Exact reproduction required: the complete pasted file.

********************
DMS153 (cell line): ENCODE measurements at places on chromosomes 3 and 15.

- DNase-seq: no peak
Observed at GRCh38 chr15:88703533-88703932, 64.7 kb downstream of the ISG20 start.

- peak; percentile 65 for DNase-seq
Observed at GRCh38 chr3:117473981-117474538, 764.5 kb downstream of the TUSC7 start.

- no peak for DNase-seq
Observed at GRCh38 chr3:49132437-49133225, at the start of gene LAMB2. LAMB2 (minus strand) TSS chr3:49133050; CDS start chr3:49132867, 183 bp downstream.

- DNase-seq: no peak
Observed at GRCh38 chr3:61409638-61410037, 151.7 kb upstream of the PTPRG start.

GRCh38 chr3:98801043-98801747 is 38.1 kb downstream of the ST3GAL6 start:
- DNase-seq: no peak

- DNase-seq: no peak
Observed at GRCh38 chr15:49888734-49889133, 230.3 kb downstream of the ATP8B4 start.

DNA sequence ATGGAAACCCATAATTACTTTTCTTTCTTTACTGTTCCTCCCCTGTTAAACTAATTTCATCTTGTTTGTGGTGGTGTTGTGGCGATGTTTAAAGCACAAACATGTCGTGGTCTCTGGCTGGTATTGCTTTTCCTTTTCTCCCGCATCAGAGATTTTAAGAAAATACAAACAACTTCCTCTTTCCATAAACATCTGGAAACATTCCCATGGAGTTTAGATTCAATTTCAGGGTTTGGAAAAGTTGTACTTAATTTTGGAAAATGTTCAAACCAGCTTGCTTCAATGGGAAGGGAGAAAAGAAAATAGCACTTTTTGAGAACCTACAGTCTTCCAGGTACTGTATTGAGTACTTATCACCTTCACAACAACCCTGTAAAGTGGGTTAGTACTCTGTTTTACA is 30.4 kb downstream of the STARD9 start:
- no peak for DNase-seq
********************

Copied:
DMS153 (cell line): ENCODE measurements at places on chromosomes 3 and 15.

- DNase-seq: no peak
Observed at GRCh38 chr15:88703533-88703932, 64.7 kb downstream of the ISG20 start.

- peak; percentile 65 for DNase-seq
Observed at GRCh38 chr3:117473981-117474538, 764.5 kb downstream of the TUSC7 start.

- no peak for DNase-seq
Observed at GRCh38 chr3:49132437-49133225, at the start of gene LAMB2. LAMB2 (minus strand) TSS chr3:49133050; CDS start chr3:49132867, 183 bp downstream.

- DNase-seq: no peak
Observed at GRCh38 chr3:61409638-61410037, 151.7 kb upstream of the PTPRG start.

GRCh38 chr3:98801043-98801747 is 38.1 kb downstream of the ST3GAL6 start:
- DNase-seq: no peak

- DNase-seq: no peak
Observed at GRCh38 chr15:49888734-49889133, 230.3 kb downstream of the ATP8B4 start.

DNA sequence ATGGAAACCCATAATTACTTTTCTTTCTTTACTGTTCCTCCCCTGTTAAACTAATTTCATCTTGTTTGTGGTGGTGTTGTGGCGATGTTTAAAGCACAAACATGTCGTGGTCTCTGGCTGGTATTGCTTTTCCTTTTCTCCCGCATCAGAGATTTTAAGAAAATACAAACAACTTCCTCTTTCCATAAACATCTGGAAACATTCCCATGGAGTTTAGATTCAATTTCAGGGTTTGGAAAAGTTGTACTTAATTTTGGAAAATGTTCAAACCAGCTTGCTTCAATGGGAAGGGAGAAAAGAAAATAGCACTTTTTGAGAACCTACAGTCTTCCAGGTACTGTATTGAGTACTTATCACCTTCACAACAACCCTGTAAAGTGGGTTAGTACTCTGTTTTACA is 30.4 kb downstream of the STARD9 start:
- no peak for DNase-seq